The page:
HUGE PETA VICTORY: NIH Yanks Funding for Racist Experiment on Mice

Update: June 16, 2021
Thousands of PETA supporters joined us in demanding that the government stop funding this experiment—and the feds listened. This is a victory for animals and good science.

The University of Illinois at Chicago (UIC) has informed PETA that the National Institute on Minority Health and Health Disparities (NIMHD)—a branch of the National Institutes of Health (NIH)—has cut funding for the racist mouse experiment. Experimenters there were forcing mice to endure “episodic aggression” to mimic “structural violence observed in urban [African American] communities.” “Episodic aggression” is a euphemism for forcing mice to fight in some way or putting a mouse together with a larger, unknown one who is stressed and likely to harm the smaller one.

The move comes after PETA and tens of thousands of our supporters urged UIC and the NIMHD director to end this insulting, cruel experiment and after PETA contacted Susan Rice, the director of the White House’s Domestic Policy Council, to ask that the administration instruct NIH to stop directing a disproportionate amount of its research budget to white animal experimenters and instead direct funds to African American investigators who are more likely to propose research on health disparities and patient intervention that involves human participants—and not pointless animal studies.

Non-animal research methods offer real hope of developing treatments and cures and ending health disparities. Urge your congressional representatives to support PETA’s Research Modernization Deal, which paves the way for effective, modern science.

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Original post:

Perhaps it shouldn’t surprise anyone that experimenters who imprison, mutilate, and kill sentient beings in a laboratory may also conduct racist tests.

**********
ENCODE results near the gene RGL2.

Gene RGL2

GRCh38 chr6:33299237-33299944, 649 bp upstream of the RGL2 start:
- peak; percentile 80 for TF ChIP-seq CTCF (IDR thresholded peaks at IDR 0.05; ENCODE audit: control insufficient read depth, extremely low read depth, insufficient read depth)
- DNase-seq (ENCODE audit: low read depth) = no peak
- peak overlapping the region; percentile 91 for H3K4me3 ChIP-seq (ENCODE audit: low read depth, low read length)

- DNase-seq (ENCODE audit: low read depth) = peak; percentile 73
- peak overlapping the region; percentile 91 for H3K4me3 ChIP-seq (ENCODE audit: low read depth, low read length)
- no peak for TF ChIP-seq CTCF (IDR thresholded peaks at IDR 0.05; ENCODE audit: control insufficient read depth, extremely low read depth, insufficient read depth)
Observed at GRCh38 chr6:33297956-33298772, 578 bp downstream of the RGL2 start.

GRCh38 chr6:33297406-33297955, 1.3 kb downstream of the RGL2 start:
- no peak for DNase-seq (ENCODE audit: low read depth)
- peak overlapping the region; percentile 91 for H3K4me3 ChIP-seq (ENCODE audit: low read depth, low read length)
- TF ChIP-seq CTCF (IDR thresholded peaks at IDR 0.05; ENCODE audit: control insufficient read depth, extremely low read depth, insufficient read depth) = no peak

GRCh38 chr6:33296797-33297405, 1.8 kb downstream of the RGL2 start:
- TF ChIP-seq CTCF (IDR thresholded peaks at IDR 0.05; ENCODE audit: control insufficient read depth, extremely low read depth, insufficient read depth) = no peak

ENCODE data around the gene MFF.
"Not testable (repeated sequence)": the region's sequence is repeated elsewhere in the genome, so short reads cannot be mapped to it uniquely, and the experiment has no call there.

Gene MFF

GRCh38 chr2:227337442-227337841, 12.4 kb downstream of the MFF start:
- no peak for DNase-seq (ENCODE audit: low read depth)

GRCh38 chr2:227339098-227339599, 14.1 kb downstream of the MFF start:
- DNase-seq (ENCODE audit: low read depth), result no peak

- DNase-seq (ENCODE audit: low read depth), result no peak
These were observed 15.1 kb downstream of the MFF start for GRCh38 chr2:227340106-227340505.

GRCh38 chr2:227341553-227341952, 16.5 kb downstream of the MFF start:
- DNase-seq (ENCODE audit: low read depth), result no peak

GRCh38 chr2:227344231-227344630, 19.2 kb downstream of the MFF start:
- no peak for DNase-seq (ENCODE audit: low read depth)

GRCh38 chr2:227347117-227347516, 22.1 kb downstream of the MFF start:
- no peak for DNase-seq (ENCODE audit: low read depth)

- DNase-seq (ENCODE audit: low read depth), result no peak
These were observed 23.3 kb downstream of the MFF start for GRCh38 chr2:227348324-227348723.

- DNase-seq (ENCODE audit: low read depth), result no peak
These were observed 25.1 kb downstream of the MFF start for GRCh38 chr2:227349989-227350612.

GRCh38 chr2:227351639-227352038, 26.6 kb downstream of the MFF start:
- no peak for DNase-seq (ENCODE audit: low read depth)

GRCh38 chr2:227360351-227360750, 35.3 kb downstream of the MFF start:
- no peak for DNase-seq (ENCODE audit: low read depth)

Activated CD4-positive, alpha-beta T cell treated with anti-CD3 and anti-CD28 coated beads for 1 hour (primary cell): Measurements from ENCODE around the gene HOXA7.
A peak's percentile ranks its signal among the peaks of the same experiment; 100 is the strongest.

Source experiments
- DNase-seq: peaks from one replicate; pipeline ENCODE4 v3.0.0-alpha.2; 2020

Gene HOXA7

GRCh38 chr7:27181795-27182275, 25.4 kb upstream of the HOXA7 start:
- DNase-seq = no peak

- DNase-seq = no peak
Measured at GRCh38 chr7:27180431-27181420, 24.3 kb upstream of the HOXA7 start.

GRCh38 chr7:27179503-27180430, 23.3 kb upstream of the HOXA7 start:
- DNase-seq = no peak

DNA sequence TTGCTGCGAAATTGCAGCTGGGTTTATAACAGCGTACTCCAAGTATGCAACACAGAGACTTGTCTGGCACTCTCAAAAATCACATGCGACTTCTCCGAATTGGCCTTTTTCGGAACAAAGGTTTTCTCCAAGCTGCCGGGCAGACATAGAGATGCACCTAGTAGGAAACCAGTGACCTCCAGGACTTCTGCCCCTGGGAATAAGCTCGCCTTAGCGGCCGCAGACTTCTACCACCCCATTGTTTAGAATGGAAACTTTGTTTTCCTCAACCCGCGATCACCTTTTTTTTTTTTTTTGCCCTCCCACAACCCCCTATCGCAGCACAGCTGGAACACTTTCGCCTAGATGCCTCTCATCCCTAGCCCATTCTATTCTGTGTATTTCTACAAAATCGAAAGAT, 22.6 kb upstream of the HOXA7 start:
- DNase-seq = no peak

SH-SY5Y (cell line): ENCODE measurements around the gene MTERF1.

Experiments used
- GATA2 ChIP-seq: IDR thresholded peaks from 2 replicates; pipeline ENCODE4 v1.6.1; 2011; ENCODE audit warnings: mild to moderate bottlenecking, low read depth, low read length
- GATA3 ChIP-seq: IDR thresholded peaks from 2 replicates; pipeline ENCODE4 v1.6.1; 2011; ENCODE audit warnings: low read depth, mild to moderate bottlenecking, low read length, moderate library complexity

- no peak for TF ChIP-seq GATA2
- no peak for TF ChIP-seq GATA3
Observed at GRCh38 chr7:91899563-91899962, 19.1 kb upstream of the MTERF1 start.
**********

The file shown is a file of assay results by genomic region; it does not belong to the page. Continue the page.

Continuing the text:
But you won’t believe this one.

At the University of Illinois at Chicago (UIC), an experiment principally led by Lisa Tussing-Humphreys is forcing mice to endure “episodic aggression” to mimic “structural violence observed in urban [African American] communities.” “Episodic aggression” is what animal experimenters call forcing mice to fight in some way or putting a smaller mouse together with a larger, unknown mouse who is stressed and likely to harm the little one. The National Institute on Minority Health and Health Disparities (NIMHD) is funding this with our tax dollars. The goal? Purportedly, to find out why colorectal cancer disproportionately affects African Americans. In other words, her team is tormenting mice in racist experiments using more than $840,000 in taxpayer funds—for no one’s benefit.

That’s why PETA is urging NIMHD Director Eliseo J. Pérez-Stable to stop funding this experiment. As PETA notes in our letters, subjecting mice to violence obviously doesn’t accurately mimic the real-life systemic hardships endured by Black Americans—and Tussing-Humphreys’ experiment ignores the systemic racism and other complex socio-economic factors that create health disparities in communities of color.

We’ve also contacted Susan Rice, the director of the White House’s Domestic Policy Council, to ask that the administration instruct the National Institutes of Health (NIH) to stop directing a disproportionate amount of its research budget to white animal experimenters. Reports show that applications for funding submitted by African American investigators are less likely to be funded than those submitted by white investigators. One reason is this: Black applicants are more likely to propose research that focuses on health disparities and patient intervention and involves human participants instead of animals.

Every year, millions of mice are used in cruel and useless taxpayer-funded experiments like the one being conducted at the University of Illinois at Chicago.

It’s clear that NIH’s research priorities, hiring practices, and grant-review processes need major reform. Adopting PETA’s Research Modernization Deal, which outlines a plan for phasing out the use of animals in experiments, would be an effective step toward equal opportunity and compassionate research.

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“Almost all of us grew up eating meat, wearing leather, and going to circuses and zoos. We never considered the impact of these actions on the animals involved. For whatever reason, you are now asking the question: Why should animals have rights?” READ MORE

— Ingrid E. Newkirk, PETA President and co-author of Animalkind